Thursday, September 22, 2005

Russ, Russ, Russ
Cripes, I leave Wisconsin for a few days and look what happens. Both Russ Feingold and Herb Kohl vote for confirmation of John Roberts in the Senate Judiciary Committee. Kohl's vote is at least understandable--he may be a Democrat, but he's not exactly a staunch progressive titan. I was more surprised by Feingold's vote. With so much concern surrounding Roberts' record on privacy, I was expecting Feingold to be a strong "no." Shows what I know.

In remarks before the vote, Feingold said he takes Roberts' statements on legal precedent to mean he will not legislate from the bench, and especially that he will not vote to overturn Roe v. Wade, or Griswold v. Connecticut, the 1965 decision critical to establishing the right of privacy. Feingold believes that Roberts has reservations about secret courts used under the Patriot Act. If Feingold is right, that's substantial comfort to those concerned about Roberts.

Despite the fact that he was planning to vote to confirm, Feingold spent more time in his remarks criticizing Roberts and the process than praising the nominee. He criticized Roberts for being less than completely forthcoming, especially by not releasing documents relating to his service in the solicitor general's office. Feingold said: "In fact, if not for Judge Roberts's singular qualifications, I may have felt compelled to oppose his nomination on these grounds alone." But, Feingold said, he's spoken to many people about Roberts, and they believe he's a good guy and a qualified jurist, hence the "yes" vote.

As Feingold closed his remarks, the wheels fell entirely off his wagon:
History has shown that control of the White House, and with it the power to shape the courts, never stays for too long with one party. When my party retakes the White House, there may very well be a Democratic John Roberts nominated to the Court, a man or woman with outstanding qualifications, highly respected by virtually everyone in the legal community, and perhaps with a paper trail of political experience or service on the progressive side of the ideological spectrum. When that day comes, and it will, that will be the test for this Committee and the Senate. And, in the end, it is one of the central reasons I will vote to confirm Judge John Roberts to be perhaps the last Chief Justice of the United States in my lifetime.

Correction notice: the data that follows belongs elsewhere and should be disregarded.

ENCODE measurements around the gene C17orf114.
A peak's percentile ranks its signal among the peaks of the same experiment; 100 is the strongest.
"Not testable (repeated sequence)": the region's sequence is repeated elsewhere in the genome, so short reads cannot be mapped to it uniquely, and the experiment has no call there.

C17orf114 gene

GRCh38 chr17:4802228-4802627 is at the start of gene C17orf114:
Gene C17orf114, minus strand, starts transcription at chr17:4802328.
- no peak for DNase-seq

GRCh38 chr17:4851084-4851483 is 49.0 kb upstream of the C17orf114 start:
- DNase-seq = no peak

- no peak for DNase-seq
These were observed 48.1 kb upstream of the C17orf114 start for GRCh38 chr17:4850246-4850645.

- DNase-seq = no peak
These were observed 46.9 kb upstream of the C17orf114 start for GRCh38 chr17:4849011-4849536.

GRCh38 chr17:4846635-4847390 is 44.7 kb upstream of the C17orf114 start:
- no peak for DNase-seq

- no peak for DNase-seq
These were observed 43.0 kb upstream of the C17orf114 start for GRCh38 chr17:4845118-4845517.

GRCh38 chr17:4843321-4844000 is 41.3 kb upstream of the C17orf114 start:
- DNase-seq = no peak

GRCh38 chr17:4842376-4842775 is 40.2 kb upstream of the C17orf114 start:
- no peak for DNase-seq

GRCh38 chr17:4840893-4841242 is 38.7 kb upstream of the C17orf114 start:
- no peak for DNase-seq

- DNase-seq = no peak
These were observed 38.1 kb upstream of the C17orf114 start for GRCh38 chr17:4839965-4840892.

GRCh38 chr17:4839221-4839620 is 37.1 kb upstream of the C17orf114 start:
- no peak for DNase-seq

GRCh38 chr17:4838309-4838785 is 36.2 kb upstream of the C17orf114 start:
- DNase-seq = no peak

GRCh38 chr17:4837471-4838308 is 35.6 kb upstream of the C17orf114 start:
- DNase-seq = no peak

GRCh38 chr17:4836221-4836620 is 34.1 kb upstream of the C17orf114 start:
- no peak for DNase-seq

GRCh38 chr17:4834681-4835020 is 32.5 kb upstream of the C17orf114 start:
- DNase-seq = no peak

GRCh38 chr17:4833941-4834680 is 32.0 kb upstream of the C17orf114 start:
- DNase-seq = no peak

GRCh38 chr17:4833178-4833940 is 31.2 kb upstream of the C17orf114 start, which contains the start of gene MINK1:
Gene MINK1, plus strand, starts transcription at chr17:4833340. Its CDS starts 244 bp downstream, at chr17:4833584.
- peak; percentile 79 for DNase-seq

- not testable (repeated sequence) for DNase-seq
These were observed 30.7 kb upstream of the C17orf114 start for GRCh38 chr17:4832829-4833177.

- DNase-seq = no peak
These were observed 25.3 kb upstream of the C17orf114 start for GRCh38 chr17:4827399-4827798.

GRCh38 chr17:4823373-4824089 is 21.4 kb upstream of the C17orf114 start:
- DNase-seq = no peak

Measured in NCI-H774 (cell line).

So, much as Feingold voted to confirm John Ashcroft as attorney general in 2001 in a sort of open-hearted reach across the aisle to the opposition, he's doing the same thing this time. And it's more vain hope than anything else. A candidate nominated by a Democratic president, with "a paper trail of political experience or service on the progressive side of the ideological spectrum" would be thoroughly borked by a Republican-led Congress, as sure as I'm a balding fat man. Why Russ doesn't see this, or doesn't choose to believe it, is a mystery. I guess it proves mostly that it's Democrats who are still clinging to the mummified remains of something called "bipartisanship," years after the Republicans figured out that it's for suckers.

Russ, I love ya, and if you run for president, I'll be with you from the back roads of Iowa to the convention. But you were wrong on Ashcroft, and you're wrong on Roberts. Roberts' refusal to release documents sets a bad precedent, and the idea that he can't say anything substantive about anything that could conceivably come before the court is silly at best and dangerous at worst. (To Feingold's credit, he noted this peculiar situation in his remarks.) The stakes of this nomination--30 years of Roberts as chief--make it too important to take Roberts largely on faith. Yet, in the end, that's what we're left with. The chief-justice-presumptive is a blank slate. What any of us "knows" about Roberts is actually stuff we project upon him based on the lens through which we look.

Feingold remodeled his house in my neighborhood not long ago, and I am guessing he would never have hired a contractor who was similarly secretive about what he'd done in the past and vague about what he'd do in the future. Why that's OK for a Supreme Court justice, I don't know.

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